The International Financial Sector Reform and International Legal Framework for Anti-Money Laundering and Counter-Terrorist Financing (AML/CFT) Regulation
Financial liberalisation and the accompanying illicit crimes prompted international harmonisation of a patchwork of domestic regulations on AML/CFT regulation. This process of global regulation, driven by international financial institutions (IFIs) and the Financial Action Task Force (FATF), was in response to the growing complexity of illicit crimes which increasingly occurred on a cross-border level. The relationship between the evolution of the IFIs/FATF and the suitability of the AML/CFT regulations has been questioned, particularly regarding the ability of the regulations to elicit compliance by countries. This has been examined in relation to developed countries such as the United Kingdom and the United States and also the continental blocs, such as Europe. Parochial emphasis on African countries and emerging economies (ACs/EEs) has however occasioned arguments that the global design of IFIs/FATF allows for suitable regulation of, and compliance with, AML/CFT standards globally. Yet, this is not the case; rather, the hegemonic subjection of these countries and consequent agency slack are indicative of a regulatory paradox.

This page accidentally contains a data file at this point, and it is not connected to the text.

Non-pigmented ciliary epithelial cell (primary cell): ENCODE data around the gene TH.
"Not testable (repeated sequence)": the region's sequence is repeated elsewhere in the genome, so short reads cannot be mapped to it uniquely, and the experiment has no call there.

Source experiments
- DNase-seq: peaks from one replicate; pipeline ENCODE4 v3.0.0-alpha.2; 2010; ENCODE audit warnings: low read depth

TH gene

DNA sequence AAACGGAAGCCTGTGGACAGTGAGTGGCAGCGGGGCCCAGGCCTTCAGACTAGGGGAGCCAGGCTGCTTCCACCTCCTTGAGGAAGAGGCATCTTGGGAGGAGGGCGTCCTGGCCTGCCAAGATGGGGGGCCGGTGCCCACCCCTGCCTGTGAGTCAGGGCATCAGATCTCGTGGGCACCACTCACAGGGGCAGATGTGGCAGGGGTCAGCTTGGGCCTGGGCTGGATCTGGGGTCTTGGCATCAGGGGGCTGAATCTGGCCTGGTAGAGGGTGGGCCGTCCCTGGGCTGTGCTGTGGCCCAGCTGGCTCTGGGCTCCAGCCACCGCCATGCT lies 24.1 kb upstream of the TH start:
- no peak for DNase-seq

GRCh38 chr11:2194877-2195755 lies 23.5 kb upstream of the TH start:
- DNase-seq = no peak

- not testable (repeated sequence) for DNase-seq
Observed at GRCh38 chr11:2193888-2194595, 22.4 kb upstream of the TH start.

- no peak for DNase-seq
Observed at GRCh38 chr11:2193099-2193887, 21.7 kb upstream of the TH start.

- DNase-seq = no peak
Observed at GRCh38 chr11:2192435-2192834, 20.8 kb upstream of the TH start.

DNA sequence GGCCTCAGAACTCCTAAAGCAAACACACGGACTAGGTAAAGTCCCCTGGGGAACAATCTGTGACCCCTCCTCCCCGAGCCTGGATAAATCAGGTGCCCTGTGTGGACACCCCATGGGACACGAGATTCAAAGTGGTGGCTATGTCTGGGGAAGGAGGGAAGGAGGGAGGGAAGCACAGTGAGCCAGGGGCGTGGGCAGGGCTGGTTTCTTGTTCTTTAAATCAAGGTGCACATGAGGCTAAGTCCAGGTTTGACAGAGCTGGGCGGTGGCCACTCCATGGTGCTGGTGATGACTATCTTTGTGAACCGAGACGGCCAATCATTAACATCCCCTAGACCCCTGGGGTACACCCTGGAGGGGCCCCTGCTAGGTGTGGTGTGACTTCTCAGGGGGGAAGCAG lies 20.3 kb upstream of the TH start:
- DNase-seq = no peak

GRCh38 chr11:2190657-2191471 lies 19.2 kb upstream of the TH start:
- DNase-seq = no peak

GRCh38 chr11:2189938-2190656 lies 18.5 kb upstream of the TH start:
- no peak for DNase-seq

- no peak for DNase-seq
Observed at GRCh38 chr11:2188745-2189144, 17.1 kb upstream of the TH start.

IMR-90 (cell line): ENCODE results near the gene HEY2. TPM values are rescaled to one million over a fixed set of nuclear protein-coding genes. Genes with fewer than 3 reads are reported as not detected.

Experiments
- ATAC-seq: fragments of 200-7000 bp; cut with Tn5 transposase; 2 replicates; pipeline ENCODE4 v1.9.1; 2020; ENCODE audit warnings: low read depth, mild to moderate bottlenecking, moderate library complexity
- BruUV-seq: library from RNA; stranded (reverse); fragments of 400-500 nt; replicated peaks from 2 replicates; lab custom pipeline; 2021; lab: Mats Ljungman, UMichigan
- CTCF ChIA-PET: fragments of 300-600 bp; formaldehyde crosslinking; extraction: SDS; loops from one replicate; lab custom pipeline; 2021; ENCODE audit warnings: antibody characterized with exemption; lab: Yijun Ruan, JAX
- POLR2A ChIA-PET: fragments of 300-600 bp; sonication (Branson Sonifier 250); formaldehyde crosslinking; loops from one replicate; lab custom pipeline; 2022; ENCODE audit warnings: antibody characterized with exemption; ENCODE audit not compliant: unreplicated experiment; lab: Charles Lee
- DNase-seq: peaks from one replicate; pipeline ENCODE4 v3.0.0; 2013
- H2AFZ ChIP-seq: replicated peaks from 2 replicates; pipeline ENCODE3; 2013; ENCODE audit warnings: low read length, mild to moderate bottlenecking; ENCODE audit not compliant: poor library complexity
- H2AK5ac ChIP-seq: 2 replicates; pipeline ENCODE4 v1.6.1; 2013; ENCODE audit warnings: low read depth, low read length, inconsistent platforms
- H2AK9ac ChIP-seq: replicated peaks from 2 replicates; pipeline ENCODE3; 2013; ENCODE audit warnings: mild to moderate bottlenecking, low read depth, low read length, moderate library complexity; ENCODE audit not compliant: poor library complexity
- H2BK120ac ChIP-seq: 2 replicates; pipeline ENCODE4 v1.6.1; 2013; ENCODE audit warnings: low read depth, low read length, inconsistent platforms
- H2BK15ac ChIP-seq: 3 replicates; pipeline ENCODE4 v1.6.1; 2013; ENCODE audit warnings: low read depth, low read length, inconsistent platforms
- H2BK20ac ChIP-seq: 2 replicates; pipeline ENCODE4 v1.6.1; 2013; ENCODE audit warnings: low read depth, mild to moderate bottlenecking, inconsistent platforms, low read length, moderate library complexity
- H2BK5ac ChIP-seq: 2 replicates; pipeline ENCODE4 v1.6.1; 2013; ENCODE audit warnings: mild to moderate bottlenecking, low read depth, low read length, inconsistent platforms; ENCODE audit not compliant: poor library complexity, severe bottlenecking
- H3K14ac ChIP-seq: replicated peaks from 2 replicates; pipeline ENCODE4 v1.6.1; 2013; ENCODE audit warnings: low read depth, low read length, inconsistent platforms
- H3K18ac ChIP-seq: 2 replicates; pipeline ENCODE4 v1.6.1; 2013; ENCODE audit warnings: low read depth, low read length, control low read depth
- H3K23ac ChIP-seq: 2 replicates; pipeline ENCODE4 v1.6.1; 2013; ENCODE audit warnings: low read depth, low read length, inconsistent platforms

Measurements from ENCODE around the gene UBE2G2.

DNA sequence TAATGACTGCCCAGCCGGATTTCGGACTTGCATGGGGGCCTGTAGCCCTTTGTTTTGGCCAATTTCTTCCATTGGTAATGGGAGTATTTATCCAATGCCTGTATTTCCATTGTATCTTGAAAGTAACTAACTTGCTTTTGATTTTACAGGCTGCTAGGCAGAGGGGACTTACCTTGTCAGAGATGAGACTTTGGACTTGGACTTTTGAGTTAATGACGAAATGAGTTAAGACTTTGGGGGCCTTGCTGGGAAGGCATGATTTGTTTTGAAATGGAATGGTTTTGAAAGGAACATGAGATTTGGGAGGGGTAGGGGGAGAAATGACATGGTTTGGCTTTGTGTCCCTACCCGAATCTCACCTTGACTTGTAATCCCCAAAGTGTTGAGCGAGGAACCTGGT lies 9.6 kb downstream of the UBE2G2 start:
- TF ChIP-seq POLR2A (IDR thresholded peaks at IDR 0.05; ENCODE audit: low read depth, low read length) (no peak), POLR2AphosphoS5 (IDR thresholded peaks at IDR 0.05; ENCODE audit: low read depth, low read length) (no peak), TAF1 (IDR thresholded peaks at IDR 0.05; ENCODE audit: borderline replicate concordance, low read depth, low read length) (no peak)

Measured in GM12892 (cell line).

This chapter seeks to understand the mechanics of this. It does this by examining the rationale for international financial regulation, the historical underpinnings and legal structures of the IFIs/FATF and how these affect the suitability of the global standards.
The first section of this chapter focuses on the nature and rationale for international financial regulations as instruments for curbing cross-border externalities.
The second and third sections examine the evolution of international financial regulation (IFR) with an emphasis on the historical and legal status of the IFIs/ FATF, coupled with justifications and reactive steps taken to tackle illicit crimes. The sections highlight that the backing of the FATF by IFIs has hardened the trajectory of the AML/CFT standards and led to a move towards mandator}' compliance. The fourth section engages the agency theory to understand how the evolution of IFIs/FATF facilitates compliance with AML/CFT regulations within countries. It argues that the existing ‘reverse and continuing international delegation’ has created a global hegemony that hinders the suitability of the standards, thus limiting compliance. The fifth section deconstructs the concept of legitimacy and its compliance potential. This section also examines how agency issues flow from legitimacy crises. The sixth section draws the strands together and concludes.
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